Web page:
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No standing to appeal VDOT land use permit

Appellant’s membership in a neighborhood association that opposed pipeline construction in their neighborhood did not give her standing to appeal the grant of a land use permit that authorized the construction.


After the Virginia Department of Transportation approved Washington Gas Light Company’s application to construct a pipeline through appellant’s neighborhood and directly in front of her property, she filed a petition for appeal in the circuit court. She alleged the construction would be disruptive, and, given flooding concerns, there was a better alternative for the pipeline’s location.

The Pimmit Hills Citizens’ Association held a meeting. Appellant alleged there was near unanimous opposition to the pipeline. The association adopted a formal resolution opposing the pipeline’s approved location.

Initially, VDOT denied WGL’s application for a land use permit. WGL appealed. VDOT said the application lacked an engineer’s signature. WGL resubmitted its application with the required signature. VDOT granted the permit, prompting appellant’s petition.

VDOT filed a plea in bar and a motion to dismiss. WGL filed a demurrer. Both parties argued that appellant lacked standing to petition for appeal. The circuit court concluded that, under the court rules and the Virginia Administrative Process Act, appellant was not a party to the underlying case. The circuit court further found that even if appellant was a party, “she is not aggrieved under the case law as the [c]ourt reads it.”

The court granted VDOT’s motion to dismiss and sustained WGL’s demurrer.

Relevant law

“‘It is clear that, under Code § 2.2-4026, two things must be true for a person to appeal a case decision: the person must be a party to the administrative proceeding from which the case decision arises, and the person must be aggrieved.’ …

“Further, it is also clear from Code § 2.2-4026(A) that an appeal of a case decision under the VAPA will be ‘in the manner provided by the Rules of the Supreme Court of Virginia.’ … To obtain judicial review of an agency decision, Rule 2A:2(a) requires that ‘[a]ny party appealing from a regulation or case decision shall file with the agency secretary, within 30 days … of the final order in the case decision, a notice of appeal.’ (Emphasis added).

“Rule 2A:1(c) defines a ‘party’ as follows: ‘The term “party” means any person affected by and claiming the unlawfulness of a regulation, or a party aggrieved who asserts a case decision is unlawful or any other affected person or aggrieved person who appeared in person or by counsel at a hearing, as defined in [Code] § 2.2-4001, with respect to the regulation or case decision as well as the agency itself.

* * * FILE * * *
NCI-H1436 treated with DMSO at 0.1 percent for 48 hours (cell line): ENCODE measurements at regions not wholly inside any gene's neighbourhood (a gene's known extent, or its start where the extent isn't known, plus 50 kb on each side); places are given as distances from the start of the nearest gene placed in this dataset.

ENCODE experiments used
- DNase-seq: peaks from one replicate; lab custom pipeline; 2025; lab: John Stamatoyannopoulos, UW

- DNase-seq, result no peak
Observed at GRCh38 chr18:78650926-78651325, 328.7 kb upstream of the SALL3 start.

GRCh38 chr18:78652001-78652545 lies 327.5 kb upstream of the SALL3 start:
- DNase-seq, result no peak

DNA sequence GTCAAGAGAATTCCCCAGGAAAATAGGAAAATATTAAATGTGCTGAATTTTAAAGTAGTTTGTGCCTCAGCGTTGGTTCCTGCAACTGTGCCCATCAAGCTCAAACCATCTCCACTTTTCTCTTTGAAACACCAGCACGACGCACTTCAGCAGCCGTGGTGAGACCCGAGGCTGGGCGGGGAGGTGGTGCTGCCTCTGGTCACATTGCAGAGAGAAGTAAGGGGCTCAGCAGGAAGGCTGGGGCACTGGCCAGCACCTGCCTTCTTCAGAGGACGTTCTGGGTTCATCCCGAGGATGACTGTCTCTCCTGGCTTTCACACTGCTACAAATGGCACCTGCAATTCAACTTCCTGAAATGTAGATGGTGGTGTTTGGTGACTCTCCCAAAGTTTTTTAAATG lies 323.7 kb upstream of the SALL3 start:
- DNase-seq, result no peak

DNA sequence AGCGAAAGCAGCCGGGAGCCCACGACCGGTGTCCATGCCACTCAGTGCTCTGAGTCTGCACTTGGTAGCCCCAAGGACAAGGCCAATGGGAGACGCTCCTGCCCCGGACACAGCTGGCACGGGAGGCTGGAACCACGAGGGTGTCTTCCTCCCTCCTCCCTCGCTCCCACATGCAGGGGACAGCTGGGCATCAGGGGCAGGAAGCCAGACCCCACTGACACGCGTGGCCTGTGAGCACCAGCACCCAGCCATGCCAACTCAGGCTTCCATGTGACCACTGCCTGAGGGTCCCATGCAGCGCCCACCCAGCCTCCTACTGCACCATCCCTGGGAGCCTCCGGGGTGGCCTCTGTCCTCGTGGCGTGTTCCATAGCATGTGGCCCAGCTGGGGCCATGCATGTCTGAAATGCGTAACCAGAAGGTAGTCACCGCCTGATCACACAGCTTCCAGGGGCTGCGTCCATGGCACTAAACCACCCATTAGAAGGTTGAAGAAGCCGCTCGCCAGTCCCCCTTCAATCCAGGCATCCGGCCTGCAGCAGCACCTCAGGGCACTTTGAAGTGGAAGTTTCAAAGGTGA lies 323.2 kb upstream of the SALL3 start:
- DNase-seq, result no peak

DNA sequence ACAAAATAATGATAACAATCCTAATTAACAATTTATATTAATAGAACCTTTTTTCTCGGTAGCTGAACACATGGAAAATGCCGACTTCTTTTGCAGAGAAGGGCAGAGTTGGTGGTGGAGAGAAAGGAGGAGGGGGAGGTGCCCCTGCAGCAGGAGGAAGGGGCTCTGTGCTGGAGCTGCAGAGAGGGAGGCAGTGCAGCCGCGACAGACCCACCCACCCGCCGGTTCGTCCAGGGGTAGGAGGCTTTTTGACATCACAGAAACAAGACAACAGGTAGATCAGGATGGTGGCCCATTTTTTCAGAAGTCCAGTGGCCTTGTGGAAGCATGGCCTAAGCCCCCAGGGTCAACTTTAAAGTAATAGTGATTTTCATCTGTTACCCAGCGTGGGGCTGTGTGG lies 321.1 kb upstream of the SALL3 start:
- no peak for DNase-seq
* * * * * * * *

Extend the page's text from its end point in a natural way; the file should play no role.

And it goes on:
“‘Whenever a case decision disposes of an application for a license, permit or other benefit, the applicant, licensee or permittee shall be a necessary party to any proceeding under this part.’

“The above-cited provisions establish that under the VAPA, any ‘party aggrieved’ may appeal an agency case decision. … In addition, as further explained by Rule 2A:1(c), a ‘party’ with the ability to appeal a case decision includes ‘a party aggrieved who asserts a case decision is unlawful’ and ‘any other affected person or aggrieved person who appeared in person or by counsel at a hearing … with respect to the … case decision.’”

Not a party

“Appellant argues that she was ‘a party aggrieved’ and therefore had standing to appeal VDOT’s case decision. Because we find the question of whether appellant was a party to the case decision dispositive, we address this issue first.

“Appellant asserts that she was a party to the land use permit proceeding because she was a member of the PHCA. She alleges that VDOT requested comments from this organization and that the PHCA submitted the requested comments to VDOT in regard to the proposed land use permit. Therefore, appellant argues, her participation in the commenting process made her a party to the administrative proceeding and provided her with standing to appeal VDOT’s case decision.” We disagree.

“[A]ppellant bases her alleged ‘party’ status on the allegation in her petition that, as a member of the PHCA, she provided comments to VDOT and VDOT considered these comments.

“However, we conclude, based on the plain meaning of the word ‘party.’ that making comments to an administrative agency does not transform an interested member of the public into a party. While VDOT solicited and considered comments from the PHCA in regard to the proposed land use permit, these actions did not amount to providing the neighborhood committee with any actual or formal control over the direction of the permitting proceeding.

“In this case, there were only two actual parties who had the ability to control the proceedings, make a defense, or appeal – WGL, the permit applicant, and VDOT, the administrative agency with the authority to approve the permit application. …

“Even while accepting as true all facts alleged in appellant’s petition and all reasonable and fair inferences that may be drawn from them, appellant has not alleged sufficient facts in her original petition to establish that she had standing to appeal the land use permit approval.

“We hold, based upon the structure and plain meaning of Code § 2.2-4026 and Rule 2A:1(c), that, in this case, participating in public comments on a permit application did not establish that appellant was a ‘party’ to the administrative agency’s case decision.”


Peed v. Virginia Dep’t of Transportation, et al., Record No. 0767-20-4, Jan. 12, 2021. CAV (Malveaux) from Fairfax County Cir. Ct. (Mann). Isak Howell for appellant, E. Scott Moore for appellee VDOT, Michael S. Dingman for appellee Washington Gas Light Co.. VLW 021-7-004, 12 pp. Published.